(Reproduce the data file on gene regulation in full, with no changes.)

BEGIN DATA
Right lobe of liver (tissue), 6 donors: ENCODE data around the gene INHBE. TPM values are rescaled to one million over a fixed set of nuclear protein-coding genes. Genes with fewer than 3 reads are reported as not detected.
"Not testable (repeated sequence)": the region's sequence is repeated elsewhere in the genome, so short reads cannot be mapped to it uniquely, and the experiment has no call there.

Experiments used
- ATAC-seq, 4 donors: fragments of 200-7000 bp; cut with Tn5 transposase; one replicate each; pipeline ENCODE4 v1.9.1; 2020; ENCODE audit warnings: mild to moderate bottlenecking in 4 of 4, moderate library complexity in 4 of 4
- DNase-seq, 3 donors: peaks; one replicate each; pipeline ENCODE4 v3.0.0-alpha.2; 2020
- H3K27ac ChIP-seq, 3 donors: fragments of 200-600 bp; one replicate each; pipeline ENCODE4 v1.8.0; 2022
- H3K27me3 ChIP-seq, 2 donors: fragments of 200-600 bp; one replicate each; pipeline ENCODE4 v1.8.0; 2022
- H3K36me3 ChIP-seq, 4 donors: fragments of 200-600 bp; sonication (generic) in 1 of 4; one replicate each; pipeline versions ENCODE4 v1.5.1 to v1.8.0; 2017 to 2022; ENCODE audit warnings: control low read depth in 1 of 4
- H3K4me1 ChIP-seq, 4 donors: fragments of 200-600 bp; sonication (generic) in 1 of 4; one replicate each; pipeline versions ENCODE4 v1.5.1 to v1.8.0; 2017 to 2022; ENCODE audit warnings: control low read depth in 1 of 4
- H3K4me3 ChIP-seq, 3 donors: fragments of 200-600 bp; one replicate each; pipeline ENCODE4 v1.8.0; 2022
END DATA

Right lobe of liver (tissue), 6 donors: ENCODE data around the gene INHBE. TPM values are rescaled to one million over a fixed set of nuclear protein-coding genes. Genes with fewer than 3 reads are reported as not detected.
"Not testable (repeated sequence)": the region's sequence is repeated elsewhere in the genome, so short reads cannot be mapped to it uniquely, and the experiment has no call there.

Experiments used
- ATAC-seq, 4 donors: fragments of 200-7000 bp; cut with Tn5 transposase; one replicate each; pipeline ENCODE4 v1.9.1; 2020; ENCODE audit warnings: mild to moderate bottlenecking in 4 of 4, moderate library complexity in 4 of 4
- DNase-seq, 3 donors: peaks; one replicate each; pipeline ENCODE4 v3.0.0-alpha.2; 2020
- H3K27ac ChIP-seq, 3 donors: fragments of 200-600 bp; one replicate each; pipeline ENCODE4 v1.8.0; 2022
- H3K27me3 ChIP-seq, 2 donors: fragments of 200-600 bp; one replicate each; pipeline ENCODE4 v1.8.0; 2022
- H3K36me3 ChIP-seq, 4 donors: fragments of 200-600 bp; sonication (generic) in 1 of 4; one replicate each; pipeline versions ENCODE4 v1.5.1 to v1.8.0; 2017 to 2022; ENCODE audit warnings: control low read depth in 1 of 4
- H3K4me1 ChIP-seq, 4 donors: fragments of 200-600 bp; sonication (generic) in 1 of 4; one replicate each; pipeline versions ENCODE4 v1.5.1 to v1.8.0; 2017 to 2022; ENCODE audit warnings: control low read depth in 1 of 4
- H3K4me3 ChIP-seq, 3 donors: fragments of 200-600 bp; one replicate each; pipeline ENCODE4 v1.8.0; 2022